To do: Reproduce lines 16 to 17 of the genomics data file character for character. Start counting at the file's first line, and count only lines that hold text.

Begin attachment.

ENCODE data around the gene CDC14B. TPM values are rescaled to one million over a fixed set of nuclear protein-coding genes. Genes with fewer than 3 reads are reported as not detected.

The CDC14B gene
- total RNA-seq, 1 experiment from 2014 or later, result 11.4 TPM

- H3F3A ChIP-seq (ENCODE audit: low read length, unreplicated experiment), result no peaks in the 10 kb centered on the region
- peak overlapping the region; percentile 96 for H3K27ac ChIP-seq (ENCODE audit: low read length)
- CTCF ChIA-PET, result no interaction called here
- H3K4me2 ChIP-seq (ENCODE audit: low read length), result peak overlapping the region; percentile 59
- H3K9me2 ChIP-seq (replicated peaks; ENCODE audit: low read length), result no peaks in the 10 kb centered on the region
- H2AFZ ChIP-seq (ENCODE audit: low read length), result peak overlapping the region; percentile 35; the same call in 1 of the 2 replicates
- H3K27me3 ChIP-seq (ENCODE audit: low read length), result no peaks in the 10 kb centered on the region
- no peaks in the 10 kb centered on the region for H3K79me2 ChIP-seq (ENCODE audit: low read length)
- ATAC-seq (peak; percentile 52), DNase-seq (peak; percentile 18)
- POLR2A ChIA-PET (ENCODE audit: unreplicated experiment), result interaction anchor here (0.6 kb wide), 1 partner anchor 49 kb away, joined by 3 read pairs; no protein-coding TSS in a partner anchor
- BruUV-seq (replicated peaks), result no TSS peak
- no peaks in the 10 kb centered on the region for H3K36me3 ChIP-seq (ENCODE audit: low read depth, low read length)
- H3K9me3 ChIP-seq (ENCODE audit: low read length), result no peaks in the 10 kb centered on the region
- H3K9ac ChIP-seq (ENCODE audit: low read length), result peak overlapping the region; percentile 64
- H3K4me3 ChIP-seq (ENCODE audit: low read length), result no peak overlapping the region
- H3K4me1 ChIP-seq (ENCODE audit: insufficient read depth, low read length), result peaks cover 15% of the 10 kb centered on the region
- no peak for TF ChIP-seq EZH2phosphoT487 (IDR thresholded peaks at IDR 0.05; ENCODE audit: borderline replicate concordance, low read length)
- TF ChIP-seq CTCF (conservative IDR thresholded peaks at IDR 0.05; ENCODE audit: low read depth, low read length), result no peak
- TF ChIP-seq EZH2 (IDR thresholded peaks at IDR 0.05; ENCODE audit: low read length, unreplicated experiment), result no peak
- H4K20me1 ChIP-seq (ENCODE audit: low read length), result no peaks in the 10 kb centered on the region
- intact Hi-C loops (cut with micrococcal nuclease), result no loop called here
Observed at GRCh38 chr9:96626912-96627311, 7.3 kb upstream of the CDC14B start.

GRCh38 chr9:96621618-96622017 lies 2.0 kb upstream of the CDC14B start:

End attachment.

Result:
- H3K9me3 ChIP-seq (ENCODE audit: low read length), result no peaks in the 10 kb centered on the region
- H3K9ac ChIP-seq (ENCODE audit: low read length), result peak overlapping the region; percentile 64